Page 4413 - Week 14 - Tuesday, 22 November 2005

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At this stage the ACT government does not self-insure. There are considerable financial risks to the territory associated with self-insurance. It is not something the government has considered at this time. That said, I have asked my department to do further work on other options to facilitate the option of homebirth for women in the ACT because I believe it is important that we do everything possible to give women that choice. If they want to and are able to give birth to their child or children in their own homes, that option should be open to them. I have asked my department to explore all possible avenues to facilitate that. At this stage, however, there is no change to the policy as those options are being further developed.

DR FOSKEY: Mr Speaker, I have a supplementary question. Is the minister aware that there is now only one practising independent midwife in the ACT and that a number have left to seek work elsewhere? In the knowledge that many women who would prefer a homebirth and with the difficulty of getting into the birthing centre, is he prepared to do everything he can to speed up this process?

MR CORBELL: I do not believe it is the government’s job to provide insurance cover for private health practitioners, whether they are midwives, surgeons, doctors or physiotherapists. It is their job to get insurance for their practice as private practitioners. The government has assisted in trying to find insurance products for those people but, at the end of the day, it is not the government’s job to provide insurance to people in private health practice. The issue of public midwives is another matter. That is where I think we have to explore all possible avenues and that is what I have asked my department to do.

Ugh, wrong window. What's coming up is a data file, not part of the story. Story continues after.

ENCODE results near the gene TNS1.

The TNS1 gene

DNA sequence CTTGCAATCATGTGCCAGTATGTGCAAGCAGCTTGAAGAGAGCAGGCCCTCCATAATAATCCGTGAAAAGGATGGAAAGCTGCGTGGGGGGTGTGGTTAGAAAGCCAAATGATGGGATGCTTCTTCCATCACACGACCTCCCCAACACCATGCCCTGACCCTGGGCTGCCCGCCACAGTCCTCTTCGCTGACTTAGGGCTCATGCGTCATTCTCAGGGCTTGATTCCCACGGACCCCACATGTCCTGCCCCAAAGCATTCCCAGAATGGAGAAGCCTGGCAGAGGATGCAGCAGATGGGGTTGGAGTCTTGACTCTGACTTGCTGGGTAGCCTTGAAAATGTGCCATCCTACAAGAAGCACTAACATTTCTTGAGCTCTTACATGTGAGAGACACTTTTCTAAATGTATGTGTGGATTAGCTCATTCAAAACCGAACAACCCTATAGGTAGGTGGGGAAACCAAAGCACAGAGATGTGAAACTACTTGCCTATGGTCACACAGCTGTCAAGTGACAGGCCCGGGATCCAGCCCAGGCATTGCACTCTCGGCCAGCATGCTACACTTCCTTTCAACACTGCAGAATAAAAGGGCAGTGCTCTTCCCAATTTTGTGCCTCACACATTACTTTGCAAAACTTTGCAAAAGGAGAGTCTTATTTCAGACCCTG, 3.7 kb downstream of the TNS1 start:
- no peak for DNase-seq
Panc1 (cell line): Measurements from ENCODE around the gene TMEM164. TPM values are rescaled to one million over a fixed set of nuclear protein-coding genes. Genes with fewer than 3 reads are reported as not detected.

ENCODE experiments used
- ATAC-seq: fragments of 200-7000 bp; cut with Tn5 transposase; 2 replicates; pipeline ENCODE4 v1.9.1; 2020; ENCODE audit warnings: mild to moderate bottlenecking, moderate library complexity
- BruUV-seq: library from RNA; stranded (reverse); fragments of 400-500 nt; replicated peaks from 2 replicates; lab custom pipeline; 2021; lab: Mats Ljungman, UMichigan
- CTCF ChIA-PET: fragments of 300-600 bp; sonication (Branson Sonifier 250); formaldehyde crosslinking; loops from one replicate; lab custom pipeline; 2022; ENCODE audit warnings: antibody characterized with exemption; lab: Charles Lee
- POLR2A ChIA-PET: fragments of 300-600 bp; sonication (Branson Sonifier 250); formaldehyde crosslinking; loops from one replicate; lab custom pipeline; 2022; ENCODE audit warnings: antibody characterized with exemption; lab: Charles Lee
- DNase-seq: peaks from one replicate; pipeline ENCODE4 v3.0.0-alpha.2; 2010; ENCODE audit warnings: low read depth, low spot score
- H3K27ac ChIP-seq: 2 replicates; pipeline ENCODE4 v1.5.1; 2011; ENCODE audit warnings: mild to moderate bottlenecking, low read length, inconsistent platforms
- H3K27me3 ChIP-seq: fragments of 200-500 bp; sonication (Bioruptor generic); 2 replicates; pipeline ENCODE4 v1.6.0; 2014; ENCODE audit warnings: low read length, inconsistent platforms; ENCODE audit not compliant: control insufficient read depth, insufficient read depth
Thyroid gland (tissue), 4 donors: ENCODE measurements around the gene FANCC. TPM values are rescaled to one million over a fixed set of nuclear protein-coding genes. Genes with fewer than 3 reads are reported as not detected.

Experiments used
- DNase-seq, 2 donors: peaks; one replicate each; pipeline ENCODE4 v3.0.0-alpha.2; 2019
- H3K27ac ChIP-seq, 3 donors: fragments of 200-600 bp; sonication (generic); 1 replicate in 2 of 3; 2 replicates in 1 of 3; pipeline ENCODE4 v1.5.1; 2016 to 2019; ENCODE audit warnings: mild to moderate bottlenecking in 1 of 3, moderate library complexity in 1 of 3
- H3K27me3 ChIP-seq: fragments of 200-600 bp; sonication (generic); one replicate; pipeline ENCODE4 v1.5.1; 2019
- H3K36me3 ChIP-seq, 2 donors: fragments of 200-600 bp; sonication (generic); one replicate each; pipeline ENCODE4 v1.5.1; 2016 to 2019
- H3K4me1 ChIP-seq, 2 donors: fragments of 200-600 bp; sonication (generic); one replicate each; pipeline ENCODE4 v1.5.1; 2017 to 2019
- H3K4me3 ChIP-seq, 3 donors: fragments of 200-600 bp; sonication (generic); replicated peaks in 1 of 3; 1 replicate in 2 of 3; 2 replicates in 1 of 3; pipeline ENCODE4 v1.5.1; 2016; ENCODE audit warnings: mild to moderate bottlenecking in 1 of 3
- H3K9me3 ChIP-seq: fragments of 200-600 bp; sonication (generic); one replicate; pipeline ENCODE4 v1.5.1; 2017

MS MacDONALD: My question is to the Minister for Disability, Housing and Community Services. Would the minister please update the Assembly on the recent performance of Housing ACT?

MR HARGREAVES: I thank Ms MacDonald for the question. The recent performance of Housing ACT across a range of key indicators has been very encouraging. I am pleased to be able to report to the Assembly that waiting lists for public housing have fallen from 2,537 in June 2004 to 2,350 as at 5.00 pm yesterday. I am also pleased to report that so far this financial year there has been a 46 per cent increase in the number of new tenants housed per month. An average of 79 new tenants per month have been housed in the 2005-06 financial year to date compared to 54 new tenants per month achieved in 2004-05.

As I noted in the Assembly last week, public housing is a resource in high demand. We have 11,560 public housing properties and around 500 community housing properties in the social housing system. This is up from the 11,454 we inherited from the previous government and it takes into account the 81 properties lost in the bushfires. The reasons for this growth are twofold: firstly, the $33.2 million capital injection in 2003-04 that enabled the purchase of 82 public housing properties for $27 million, with the balance of $6.2 million provided for expansion of community housing; and, secondly, the four-year $20 million capital injection that started in 2004-05. Sixteen additional properties were acquired in 2004-05 and a further 45 properties are expected over the next three years.

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